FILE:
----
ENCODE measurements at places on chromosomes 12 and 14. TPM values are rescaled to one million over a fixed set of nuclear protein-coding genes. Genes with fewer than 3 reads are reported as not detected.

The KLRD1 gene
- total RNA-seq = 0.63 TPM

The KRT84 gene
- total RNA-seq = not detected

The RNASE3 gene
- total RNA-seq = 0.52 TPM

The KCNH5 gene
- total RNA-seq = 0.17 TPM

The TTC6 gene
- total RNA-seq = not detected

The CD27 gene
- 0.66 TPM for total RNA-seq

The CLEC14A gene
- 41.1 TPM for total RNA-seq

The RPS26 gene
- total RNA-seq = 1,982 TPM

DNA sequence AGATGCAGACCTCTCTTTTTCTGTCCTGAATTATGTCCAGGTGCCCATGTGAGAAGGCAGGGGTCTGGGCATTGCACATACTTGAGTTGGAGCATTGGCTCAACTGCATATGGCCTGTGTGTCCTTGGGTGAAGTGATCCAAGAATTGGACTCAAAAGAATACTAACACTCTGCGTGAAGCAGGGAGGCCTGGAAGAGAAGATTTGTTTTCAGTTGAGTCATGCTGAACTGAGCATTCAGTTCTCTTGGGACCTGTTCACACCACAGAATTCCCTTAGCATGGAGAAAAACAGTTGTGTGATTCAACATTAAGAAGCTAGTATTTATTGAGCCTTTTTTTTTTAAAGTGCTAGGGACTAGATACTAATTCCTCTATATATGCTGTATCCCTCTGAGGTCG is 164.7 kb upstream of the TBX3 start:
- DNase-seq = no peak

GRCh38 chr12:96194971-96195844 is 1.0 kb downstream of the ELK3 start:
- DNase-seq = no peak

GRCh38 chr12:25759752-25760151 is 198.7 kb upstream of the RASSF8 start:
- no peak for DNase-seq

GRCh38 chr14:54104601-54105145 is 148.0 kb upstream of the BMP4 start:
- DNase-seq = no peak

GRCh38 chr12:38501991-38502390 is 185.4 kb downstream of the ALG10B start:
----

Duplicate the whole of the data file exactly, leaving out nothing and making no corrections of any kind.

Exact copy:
ENCODE measurements at places on chromosomes 12 and 14. TPM values are rescaled to one million over a fixed set of nuclear protein-coding genes. Genes with fewer than 3 reads are reported as not detected.

The KLRD1 gene
- total RNA-seq = 0.63 TPM

The KRT84 gene
- total RNA-seq = not detected

The RNASE3 gene
- total RNA-seq = 0.52 TPM

The KCNH5 gene
- total RNA-seq = 0.17 TPM

The TTC6 gene
- total RNA-seq = not detected

The CD27 gene
- 0.66 TPM for total RNA-seq

The CLEC14A gene
- 41.1 TPM for total RNA-seq

The RPS26 gene
- total RNA-seq = 1,982 TPM

DNA sequence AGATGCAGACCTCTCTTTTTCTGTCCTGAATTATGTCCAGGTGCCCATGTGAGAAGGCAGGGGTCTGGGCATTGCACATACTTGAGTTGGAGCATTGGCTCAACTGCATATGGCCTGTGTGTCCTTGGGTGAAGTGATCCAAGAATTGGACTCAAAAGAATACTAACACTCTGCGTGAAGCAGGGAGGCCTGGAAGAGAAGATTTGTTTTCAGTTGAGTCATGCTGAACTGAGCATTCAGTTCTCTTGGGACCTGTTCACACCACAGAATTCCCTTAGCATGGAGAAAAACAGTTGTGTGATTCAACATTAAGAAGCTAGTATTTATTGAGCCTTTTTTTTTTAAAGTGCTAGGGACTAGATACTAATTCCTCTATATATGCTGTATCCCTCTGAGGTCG is 164.7 kb upstream of the TBX3 start:
- DNase-seq = no peak

GRCh38 chr12:96194971-96195844 is 1.0 kb downstream of the ELK3 start:
- DNase-seq = no peak

GRCh38 chr12:25759752-25760151 is 198.7 kb upstream of the RASSF8 start:
- no peak for DNase-seq

GRCh38 chr14:54104601-54105145 is 148.0 kb upstream of the BMP4 start:
- DNase-seq = no peak

GRCh38 chr12:38501991-38502390 is 185.4 kb downstream of the ALG10B start: